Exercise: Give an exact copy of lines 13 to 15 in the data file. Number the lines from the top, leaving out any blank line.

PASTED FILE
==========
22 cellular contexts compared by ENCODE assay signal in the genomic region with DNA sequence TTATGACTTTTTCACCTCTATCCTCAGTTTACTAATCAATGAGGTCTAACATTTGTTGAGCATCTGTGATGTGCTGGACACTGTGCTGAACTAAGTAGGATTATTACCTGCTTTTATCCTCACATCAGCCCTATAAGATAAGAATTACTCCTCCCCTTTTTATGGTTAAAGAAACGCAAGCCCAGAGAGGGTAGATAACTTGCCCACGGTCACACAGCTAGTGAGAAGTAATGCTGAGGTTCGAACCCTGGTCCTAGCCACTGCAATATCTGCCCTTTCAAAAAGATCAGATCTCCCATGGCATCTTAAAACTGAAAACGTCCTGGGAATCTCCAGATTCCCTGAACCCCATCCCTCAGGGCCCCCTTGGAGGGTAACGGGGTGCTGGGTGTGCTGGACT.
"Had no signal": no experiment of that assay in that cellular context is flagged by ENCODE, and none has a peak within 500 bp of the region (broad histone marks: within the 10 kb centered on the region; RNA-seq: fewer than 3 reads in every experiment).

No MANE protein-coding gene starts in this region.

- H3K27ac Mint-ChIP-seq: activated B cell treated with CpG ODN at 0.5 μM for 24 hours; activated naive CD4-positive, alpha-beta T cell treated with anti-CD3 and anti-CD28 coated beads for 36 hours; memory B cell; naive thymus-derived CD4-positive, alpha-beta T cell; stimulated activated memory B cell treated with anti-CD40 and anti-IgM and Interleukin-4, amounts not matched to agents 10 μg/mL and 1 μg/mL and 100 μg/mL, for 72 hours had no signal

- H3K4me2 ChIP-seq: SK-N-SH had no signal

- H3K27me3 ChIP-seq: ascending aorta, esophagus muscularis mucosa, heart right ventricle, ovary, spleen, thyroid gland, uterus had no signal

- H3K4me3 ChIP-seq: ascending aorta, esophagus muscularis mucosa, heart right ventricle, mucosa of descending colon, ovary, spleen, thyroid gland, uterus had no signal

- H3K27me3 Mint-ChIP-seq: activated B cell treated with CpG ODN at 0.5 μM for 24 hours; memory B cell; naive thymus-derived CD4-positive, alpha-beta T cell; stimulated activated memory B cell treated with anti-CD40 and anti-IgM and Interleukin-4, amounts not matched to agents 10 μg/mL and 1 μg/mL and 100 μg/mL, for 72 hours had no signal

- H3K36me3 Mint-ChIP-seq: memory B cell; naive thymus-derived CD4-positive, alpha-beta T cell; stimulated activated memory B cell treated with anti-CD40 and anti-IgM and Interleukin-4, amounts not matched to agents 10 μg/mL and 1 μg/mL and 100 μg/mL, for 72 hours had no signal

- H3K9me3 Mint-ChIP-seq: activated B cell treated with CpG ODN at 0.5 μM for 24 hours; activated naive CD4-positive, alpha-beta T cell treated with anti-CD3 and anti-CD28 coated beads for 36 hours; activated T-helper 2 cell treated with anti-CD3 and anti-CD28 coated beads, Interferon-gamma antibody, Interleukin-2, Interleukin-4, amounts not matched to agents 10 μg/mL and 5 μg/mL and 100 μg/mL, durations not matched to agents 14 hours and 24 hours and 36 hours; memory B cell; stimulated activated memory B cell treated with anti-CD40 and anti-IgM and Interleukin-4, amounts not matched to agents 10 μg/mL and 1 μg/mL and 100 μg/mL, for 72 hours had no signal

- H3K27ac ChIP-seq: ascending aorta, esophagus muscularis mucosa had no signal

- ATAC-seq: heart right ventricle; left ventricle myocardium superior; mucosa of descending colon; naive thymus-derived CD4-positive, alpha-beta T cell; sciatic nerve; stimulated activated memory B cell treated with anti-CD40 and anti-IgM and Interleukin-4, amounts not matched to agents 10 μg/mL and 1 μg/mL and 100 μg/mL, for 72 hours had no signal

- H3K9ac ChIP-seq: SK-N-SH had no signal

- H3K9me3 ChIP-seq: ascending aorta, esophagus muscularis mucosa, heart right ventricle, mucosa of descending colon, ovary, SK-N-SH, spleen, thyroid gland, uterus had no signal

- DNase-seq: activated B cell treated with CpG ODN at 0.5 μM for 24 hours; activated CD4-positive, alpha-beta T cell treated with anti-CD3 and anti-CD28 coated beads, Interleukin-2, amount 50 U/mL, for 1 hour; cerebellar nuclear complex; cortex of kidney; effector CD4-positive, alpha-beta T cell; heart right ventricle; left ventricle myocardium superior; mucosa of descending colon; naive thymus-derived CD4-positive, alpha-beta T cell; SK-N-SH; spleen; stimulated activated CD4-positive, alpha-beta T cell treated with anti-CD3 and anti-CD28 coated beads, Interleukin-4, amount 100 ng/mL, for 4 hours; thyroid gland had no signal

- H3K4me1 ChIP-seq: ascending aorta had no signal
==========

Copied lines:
- H3K9ac ChIP-seq: SK-N-SH had no signal

- H3K9me3 ChIP-seq: ascending aorta, esophagus muscularis mucosa, heart right ventricle, mucosa of descending colon, ovary, SK-N-SH, spleen, thyroid gland, uterus had no signal

- DNase-seq: activated B cell treated with CpG ODN at 0.5 μM for 24 hours; activated CD4-positive, alpha-beta T cell treated with anti-CD3 and anti-CD28 coated beads, Interleukin-2, amount 50 U/mL, for 1 hour; cerebellar nuclear complex; cortex of kidney; effector CD4-positive, alpha-beta T cell; heart right ventricle; left ventricle myocardium superior; mucosa of descending colon; naive thymus-derived CD4-positive, alpha-beta T cell; SK-N-SH; spleen; stimulated activated CD4-positive, alpha-beta T cell treated with anti-CD3 and anti-CD28 coated beads, Interleukin-4, amount 100 ng/mL, for 4 hours; thyroid gland had no signal